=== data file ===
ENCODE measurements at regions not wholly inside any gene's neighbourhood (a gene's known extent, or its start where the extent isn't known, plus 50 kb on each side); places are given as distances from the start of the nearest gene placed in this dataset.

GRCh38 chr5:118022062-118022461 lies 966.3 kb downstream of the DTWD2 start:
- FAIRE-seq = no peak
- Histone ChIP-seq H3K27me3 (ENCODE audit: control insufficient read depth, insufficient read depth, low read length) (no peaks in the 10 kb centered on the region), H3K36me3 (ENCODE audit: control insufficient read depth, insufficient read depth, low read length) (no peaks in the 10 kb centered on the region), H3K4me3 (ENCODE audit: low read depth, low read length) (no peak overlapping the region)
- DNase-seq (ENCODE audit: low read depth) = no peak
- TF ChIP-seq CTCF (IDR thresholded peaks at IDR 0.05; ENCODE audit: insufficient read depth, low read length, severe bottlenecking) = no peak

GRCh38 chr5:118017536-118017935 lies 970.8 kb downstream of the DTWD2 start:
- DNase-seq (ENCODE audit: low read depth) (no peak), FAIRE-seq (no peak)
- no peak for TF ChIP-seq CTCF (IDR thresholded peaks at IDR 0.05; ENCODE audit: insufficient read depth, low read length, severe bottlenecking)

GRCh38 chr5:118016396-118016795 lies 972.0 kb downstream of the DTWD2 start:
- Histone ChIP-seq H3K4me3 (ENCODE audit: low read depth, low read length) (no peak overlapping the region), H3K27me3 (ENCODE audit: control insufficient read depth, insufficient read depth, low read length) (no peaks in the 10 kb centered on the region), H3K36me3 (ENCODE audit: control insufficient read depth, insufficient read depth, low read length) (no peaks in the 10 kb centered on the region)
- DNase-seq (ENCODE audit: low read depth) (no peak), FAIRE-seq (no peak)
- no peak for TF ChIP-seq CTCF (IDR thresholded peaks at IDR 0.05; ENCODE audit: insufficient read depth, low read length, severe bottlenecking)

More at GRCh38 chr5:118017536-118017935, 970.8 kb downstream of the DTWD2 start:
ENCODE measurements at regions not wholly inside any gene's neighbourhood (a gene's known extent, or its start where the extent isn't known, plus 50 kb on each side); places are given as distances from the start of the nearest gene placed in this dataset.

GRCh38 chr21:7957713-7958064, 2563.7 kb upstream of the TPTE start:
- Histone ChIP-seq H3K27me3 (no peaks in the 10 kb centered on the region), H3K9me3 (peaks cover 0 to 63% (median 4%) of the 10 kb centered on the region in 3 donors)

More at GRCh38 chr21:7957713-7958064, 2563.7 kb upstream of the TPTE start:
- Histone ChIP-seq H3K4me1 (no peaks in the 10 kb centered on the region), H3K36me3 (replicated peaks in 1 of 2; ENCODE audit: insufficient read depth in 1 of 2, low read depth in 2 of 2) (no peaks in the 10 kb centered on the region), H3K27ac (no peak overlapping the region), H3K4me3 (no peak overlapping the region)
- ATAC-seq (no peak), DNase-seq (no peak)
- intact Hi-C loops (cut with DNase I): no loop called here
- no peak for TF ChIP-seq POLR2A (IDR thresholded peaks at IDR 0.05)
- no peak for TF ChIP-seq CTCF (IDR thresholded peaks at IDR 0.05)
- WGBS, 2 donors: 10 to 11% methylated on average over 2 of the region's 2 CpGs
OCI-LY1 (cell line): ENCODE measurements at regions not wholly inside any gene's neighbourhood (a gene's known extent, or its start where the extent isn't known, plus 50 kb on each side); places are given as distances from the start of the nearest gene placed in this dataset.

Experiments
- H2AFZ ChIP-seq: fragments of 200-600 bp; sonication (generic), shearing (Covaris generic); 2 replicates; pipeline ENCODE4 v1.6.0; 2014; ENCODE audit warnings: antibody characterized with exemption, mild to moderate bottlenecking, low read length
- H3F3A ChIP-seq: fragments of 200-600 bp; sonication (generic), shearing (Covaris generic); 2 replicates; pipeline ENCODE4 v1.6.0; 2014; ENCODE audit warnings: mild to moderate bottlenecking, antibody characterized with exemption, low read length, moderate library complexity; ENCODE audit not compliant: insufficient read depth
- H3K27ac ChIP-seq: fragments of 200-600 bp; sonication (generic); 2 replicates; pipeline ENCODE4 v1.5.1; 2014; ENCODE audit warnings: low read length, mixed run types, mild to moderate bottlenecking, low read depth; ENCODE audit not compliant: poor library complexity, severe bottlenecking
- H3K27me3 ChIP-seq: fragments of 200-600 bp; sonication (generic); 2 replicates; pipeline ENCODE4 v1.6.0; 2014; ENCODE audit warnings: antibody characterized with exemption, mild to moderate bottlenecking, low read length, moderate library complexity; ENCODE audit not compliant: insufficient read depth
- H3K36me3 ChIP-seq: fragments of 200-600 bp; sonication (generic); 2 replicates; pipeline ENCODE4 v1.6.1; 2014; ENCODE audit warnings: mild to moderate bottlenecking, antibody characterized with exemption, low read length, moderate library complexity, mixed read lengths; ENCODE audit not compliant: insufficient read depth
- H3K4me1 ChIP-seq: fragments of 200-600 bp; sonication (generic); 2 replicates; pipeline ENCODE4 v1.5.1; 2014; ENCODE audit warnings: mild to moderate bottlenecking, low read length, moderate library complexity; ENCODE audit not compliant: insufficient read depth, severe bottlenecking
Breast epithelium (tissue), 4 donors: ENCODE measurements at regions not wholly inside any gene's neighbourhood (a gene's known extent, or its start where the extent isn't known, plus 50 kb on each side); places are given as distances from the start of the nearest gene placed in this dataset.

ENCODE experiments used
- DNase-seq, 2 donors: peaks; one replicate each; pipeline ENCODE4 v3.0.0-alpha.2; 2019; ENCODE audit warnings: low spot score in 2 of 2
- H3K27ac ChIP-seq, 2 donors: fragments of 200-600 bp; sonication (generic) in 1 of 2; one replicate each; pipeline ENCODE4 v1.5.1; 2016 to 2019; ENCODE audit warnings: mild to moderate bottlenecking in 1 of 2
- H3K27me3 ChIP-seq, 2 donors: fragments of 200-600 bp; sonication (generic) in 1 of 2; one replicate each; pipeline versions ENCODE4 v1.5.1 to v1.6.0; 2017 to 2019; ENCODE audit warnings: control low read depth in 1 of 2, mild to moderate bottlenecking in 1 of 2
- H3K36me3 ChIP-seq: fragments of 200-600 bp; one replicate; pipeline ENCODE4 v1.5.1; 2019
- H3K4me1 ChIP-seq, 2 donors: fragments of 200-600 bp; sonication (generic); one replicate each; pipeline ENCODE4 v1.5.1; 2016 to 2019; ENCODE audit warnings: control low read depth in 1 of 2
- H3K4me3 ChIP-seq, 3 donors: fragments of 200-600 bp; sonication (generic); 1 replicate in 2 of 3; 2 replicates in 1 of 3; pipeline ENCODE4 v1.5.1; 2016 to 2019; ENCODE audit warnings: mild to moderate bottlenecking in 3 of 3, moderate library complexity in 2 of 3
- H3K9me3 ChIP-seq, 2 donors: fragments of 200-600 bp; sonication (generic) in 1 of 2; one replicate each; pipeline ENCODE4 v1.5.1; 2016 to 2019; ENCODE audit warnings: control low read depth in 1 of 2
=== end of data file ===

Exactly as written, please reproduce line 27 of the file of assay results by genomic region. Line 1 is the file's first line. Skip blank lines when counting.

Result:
- H2AFZ ChIP-seq: fragments of 200-600 bp; sonication (generic), shearing (Covaris generic); 2 replicates; pipeline ENCODE4 v1.6.0; 2014; ENCODE audit warnings: antibody characterized with exemption, mild to moderate bottlenecking, low read length